In the memorable 1977 Star Wars movie scene, Luke Skywalker sees the droid R2D2 project a 3D image of a woman draped in a white robe.
“Help me, Obi-Wan Kenobi. You’re my only hope,” pleads Princess Leia before the projection is stopped.
In an exciting breakthrough known informally at Brigham Young University as “the Princess Leia Project”, BYU researchers have succeeded in creating a 3D image that takes up real space and can be viewed from almost any angle. The January 24, 2018 news story released in the BYU newsletter describes the process as being similar to creating a 3D-printed object but using a single particle and a laser beam to illuminate it. Daniel Smalley, a BYU electrical and computer engineering professor and holography expert, was able to move a single plant collagen particle through the air and manipulate it’s path into a pattern that, when lit up by a laser beam hitting it, appeared to be a single, static image. The researchers created a small image of planet Earth that appeared to hover over a fingertip.
Think of moving a 4th-of-July sparkler quickly through the air in the dark – a repetitive circular movement seems to “paint” a solid circle image in the darkness. By moving a particle through the air in the lab and then lighting it with a laser beam, the result is what appears to be a static image.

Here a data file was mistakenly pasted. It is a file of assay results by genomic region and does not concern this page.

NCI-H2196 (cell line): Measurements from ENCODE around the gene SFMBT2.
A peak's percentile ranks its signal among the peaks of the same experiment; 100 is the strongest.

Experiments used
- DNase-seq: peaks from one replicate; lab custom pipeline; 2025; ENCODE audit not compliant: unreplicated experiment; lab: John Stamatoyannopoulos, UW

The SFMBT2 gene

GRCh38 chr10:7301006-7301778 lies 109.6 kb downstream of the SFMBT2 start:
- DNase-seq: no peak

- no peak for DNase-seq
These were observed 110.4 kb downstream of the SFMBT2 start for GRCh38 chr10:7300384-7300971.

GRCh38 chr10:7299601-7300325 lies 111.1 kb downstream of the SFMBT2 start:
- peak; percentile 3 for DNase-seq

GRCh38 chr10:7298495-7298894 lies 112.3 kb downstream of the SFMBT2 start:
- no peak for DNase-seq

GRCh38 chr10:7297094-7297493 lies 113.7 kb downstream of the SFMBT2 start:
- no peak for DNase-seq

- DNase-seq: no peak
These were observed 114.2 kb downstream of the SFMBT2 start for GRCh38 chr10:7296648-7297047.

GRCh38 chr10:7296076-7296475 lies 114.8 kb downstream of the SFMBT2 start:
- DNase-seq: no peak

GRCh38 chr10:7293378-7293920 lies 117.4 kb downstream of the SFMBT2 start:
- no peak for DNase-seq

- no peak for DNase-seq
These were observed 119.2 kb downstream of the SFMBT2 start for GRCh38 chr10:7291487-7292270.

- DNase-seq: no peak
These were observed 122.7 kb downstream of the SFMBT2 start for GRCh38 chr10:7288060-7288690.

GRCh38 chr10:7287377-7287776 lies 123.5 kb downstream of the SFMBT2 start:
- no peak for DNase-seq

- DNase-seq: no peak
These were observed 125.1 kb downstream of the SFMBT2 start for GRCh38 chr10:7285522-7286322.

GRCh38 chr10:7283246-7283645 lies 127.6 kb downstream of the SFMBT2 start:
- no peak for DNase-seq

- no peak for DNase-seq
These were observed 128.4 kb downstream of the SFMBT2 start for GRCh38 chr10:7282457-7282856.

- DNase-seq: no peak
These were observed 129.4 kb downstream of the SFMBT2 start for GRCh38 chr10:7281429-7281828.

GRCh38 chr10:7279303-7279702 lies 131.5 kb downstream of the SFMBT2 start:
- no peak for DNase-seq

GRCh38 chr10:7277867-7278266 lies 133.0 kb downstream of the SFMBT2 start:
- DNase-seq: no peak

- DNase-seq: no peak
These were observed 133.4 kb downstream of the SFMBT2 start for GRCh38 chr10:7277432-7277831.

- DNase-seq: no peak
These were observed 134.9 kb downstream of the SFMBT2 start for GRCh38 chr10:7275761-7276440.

“In simple terms, we’re using a laser beam to trap a particle, and then we can steer the laser beam around to move the particle and create the image,” said undergrad coauthor Erich Nygaard.
Definitely NOT a Hologram
Smalley emphasizes that the images they are creating are not holograms. A hologram creates a 3D image by passing light through a 2D screen that manipulates the light’s path. The hologram technique can create stunning, full-color 3D images, but the light must always emerge from a 2D surface and thus can only be viewed from certain angles.
Smalley’s 3D image is called a ‘volumetric image’ because the image is being physically created in 3D space.
“The image of Princess Leia is not what people think it is: It’s not a hologram,” Smalley explains in the BYU article. “A 3D image that floats in air, that you can walk all around and see from every angle, is actually called a volumetric image. Examples of volumetric images include the 3D displays Tony Stark interacts with in “Iron Man” or the massive image-projecting table in “Avatar.””
Next Steps for a Usable Volumetric Display
Although Smalley’s volumetric images are able to display an image in high resolution – currently up to 1600dpi – the images created so far are only millimeters across. Complex moving images and larger visualizations are the next step in Smalley’s research. To achieve a display that is larger and can be used for real-world applications, his team will need to find ways to speed up the movement of the particles and to control several of them at once.
Nature magazine has a great article about the breakthrough, including a three-minute video about the process:
For more information:
Article in Nature magazine
Article in BYU News
photo credits: Daniel Smalley Lab, Nate Edwards/BYU Photo